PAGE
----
Over at The Daily Beast, Reason senior editor Radley Balko surveys a number of recent stories where police have shot and killed the family dog, and ponders why lethal force is often the cops' first option instead of the last. Excerpt:
If dangerous dogs are so common, one would expect to find frequent reports of vicious attacks on meter readers, postal workers, firemen, and delivery workers. But according to a spokesman from the United States Postal Service, serious dog attacks on mail carriers are vanishingly rare. Bites do happen, but postal workers are given training on how to distract dogs with toys, subdue them with voice commands, or, at worst, incapacitate them with Mace. Mail carriers are shown a two-hour video and given instruction on how to recognize and read a dog's body language, how to differentiate between aggressive charging and playful bounding, and how to tell a truly dangerous dog from a merely territorial one.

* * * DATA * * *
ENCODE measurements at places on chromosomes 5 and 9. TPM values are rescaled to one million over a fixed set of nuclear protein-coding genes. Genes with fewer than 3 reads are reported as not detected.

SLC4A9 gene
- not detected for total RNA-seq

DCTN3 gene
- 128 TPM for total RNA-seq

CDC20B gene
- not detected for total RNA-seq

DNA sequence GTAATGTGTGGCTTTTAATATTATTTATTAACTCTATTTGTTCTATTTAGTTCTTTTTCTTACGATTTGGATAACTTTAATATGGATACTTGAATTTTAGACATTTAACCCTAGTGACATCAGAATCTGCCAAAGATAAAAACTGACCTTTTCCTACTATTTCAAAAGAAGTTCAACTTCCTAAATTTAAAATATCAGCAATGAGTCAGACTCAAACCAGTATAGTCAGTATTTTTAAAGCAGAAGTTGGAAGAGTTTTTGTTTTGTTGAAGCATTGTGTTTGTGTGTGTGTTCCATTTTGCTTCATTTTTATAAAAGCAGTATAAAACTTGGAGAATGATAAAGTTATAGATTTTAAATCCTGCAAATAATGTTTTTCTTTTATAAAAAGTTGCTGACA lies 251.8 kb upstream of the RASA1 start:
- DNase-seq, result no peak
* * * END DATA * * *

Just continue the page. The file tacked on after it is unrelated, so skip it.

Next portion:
Few police departments offer this kind of training, though groups like the ASPCA and the Humane Society say they'd be more than happy to provide it. "New York is the only state I know of that mandates formalized training, and that's during academy," says Joseph Pentangelo, the ASPCA's assistant director for law enforcement, who also served 21 years with the NYPD before retiring in 2001. "There are some individual departments in other parts of the country that avail themselves of our training, but not many. Not enough."